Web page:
I will look into that. Yes, that would be nice service to provide. Thanks.

And finally, friend-of-the-blog, Janet Ybarra queries:

It's often been said on MASH, Korea was actually an allegory for Vietnam. Since you and David we're on staff toward the later years, did the producers and writers just leave it as that--subtext--or as the seasons went long--like the Vietnam War--was there any more overt approach to writing as if it was Vietnam in everything but name?

Always always always subtext. We just allowed the audience to make that connection on their own. Our focus on the writing was the Korean conflict and our stories came exclusively from that. We never did interviews with Vietnam vets and just adjusted their stories to fit Korea.

I won’t lie and say the connection to the Vietnam War wasn’t a key component to our success, but MASH lasted way past the end of the Vietnam War and its popularity never waned. In fact, it increased.

What’s your FQ? And if you’re in LA, come see my one act play this weekend at the Hollywood Short + Sweet Festival.

Thursday, September 13, 2018

Wanna see one of my plays? Or a bunch?

The Hollywood Short + Sweet Festival opens tonight.  These are programs of ten-minute plays submitted by playwrights from all over the world.  I am incredibly fortunate to have three of my plays selected for the festival.   Last year I had one -- THE FUGITIVE (and you can hear all about that on last week's podcast).

This week is AVOCADO TOAST, which I also directed.  Next week is 15 SECONDS and THANKS DUDE.  I also know some of the other playwrights and their plays are terrific.  They get into festivals all the time because they're that good.

For tickets you can go here. 

The shows are Thursday through Saturday at 7 and Sunday at 6. .  I'll be there for every performance this week (since I also directed) and most of the performances next week.   Come say hi to the cowering playwright in the back corner.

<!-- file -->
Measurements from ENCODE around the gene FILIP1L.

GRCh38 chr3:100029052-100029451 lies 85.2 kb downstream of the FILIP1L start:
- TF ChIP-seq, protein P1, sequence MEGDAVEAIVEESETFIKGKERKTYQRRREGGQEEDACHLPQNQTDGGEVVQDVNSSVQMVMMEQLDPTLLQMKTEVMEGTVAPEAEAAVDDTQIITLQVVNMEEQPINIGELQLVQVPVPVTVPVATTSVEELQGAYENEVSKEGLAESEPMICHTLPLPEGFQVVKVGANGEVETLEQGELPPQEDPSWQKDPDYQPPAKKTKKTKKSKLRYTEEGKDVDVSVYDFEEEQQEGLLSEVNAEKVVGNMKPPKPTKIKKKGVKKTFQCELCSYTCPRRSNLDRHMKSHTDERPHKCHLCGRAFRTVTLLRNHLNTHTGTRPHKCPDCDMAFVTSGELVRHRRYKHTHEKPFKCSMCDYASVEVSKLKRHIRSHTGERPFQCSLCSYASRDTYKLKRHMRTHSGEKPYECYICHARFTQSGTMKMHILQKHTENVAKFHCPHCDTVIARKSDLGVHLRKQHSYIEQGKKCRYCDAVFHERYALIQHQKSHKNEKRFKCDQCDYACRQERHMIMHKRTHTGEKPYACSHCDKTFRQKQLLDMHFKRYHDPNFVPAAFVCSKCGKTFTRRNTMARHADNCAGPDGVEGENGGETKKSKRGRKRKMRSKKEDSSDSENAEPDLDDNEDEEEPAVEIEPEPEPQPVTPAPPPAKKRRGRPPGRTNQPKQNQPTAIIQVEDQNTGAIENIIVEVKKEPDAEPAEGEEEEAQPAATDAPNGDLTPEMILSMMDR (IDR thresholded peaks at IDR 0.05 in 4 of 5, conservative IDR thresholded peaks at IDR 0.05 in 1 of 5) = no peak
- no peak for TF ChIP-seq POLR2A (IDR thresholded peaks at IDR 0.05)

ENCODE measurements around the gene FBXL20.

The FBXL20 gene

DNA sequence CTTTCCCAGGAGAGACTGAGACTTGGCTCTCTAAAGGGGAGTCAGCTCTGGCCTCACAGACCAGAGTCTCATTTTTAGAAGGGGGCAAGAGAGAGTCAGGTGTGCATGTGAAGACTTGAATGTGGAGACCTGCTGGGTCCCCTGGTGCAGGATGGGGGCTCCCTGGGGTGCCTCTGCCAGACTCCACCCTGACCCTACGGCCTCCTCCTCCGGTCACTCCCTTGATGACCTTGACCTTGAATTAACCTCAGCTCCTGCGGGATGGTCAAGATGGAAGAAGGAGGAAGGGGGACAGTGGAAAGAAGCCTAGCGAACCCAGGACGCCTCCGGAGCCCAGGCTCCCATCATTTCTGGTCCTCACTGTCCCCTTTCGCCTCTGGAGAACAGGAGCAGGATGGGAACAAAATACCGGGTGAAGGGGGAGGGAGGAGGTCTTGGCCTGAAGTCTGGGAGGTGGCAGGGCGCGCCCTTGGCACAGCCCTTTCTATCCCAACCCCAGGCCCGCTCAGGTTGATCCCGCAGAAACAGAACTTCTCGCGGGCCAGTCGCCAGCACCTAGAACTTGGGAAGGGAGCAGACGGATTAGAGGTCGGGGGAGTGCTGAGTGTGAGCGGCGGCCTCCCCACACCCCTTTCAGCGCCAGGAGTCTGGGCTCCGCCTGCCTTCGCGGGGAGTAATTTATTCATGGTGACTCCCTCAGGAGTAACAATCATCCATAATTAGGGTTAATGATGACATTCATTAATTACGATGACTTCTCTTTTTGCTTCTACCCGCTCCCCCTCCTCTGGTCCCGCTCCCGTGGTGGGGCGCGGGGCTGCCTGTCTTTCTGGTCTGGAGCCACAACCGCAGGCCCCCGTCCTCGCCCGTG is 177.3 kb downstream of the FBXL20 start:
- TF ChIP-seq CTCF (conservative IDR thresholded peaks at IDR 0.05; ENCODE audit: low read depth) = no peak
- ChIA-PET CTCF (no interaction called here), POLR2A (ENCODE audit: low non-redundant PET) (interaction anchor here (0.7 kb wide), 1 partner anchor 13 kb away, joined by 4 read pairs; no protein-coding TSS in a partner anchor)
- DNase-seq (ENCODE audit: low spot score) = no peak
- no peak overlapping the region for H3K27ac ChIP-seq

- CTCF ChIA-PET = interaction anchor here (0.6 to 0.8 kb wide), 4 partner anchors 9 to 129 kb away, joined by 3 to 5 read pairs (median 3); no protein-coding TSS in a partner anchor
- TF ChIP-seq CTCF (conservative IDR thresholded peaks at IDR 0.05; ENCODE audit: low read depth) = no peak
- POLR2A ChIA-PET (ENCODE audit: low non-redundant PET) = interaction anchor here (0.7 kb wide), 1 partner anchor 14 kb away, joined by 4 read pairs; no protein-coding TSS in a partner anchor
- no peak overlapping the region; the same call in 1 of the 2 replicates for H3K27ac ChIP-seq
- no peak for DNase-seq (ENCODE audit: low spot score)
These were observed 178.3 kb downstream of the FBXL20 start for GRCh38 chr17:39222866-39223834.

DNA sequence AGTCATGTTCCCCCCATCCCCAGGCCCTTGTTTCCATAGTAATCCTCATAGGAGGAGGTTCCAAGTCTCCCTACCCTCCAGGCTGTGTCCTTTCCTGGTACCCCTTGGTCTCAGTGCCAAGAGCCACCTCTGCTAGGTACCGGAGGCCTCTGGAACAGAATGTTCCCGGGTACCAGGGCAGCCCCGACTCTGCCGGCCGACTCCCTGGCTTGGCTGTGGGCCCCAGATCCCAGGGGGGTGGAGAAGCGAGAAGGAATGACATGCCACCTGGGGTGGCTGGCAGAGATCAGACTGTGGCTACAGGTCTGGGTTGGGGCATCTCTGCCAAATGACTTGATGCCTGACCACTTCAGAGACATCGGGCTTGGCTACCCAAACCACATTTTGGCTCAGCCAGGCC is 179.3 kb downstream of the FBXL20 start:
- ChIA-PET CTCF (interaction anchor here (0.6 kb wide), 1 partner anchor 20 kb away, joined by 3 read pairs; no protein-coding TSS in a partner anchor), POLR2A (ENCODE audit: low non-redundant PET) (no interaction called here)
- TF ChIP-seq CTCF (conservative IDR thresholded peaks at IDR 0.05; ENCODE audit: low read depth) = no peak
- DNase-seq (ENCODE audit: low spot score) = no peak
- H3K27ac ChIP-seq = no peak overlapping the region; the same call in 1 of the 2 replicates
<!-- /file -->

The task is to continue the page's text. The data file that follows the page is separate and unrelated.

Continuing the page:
Thanks to all the actors, directors, crew and festival people for your talent and hard work on my behalf.

And if you're in Pittsburgh, I have a half-hour play, WHEN ROMCOMS GO BAD playing this weekend at the Pittsburgh New Works Festival.  Thanks to all of those folks.  You can get info and tickets here. 

I probably have six MASH episodes rerunning this week but I'm way more excited about the plays.  Hope you can get to one of them.  Or three.  Four actually.    Thanks.


Wednesday, September 12, 2018

EP89: Surviving the red carpet: Award war stories


Throughout his career in Hollywood, Ken has received multiple nominations and won many awards, but also missed out on some too! On today's episode, Ken shares his personal stories of winning and losing various awards like Emmys. 


Listen to the Hollywood & Levine podcast!

Larry Gelbart

Lost in all the horrors of 9-11 is that I lost another dear friend who died on that date.  Larry Gelbart in 2009.   Were it not for 9-11 I might have saluted him every year on that date.  But since almost ten years have gone by, I thought I'd share once again my thoughts on Larry Gelbart.  Usually when I write tributes I do them quickly and post them quickly.  For Larry it took two days just to compose myself.   Hopefully you'll see why he was such a special man and such a blessing to my life. 
In addition to everything else, he wrote beautiful eulogies. With his flair for words and wit and warmth he constructed eloquent touching tributes. I used to kid him that he had to live forever because no one else could write them as well. And now I find myself in the agonizing position of trying to write his. First off, let me say, it won’t be as good.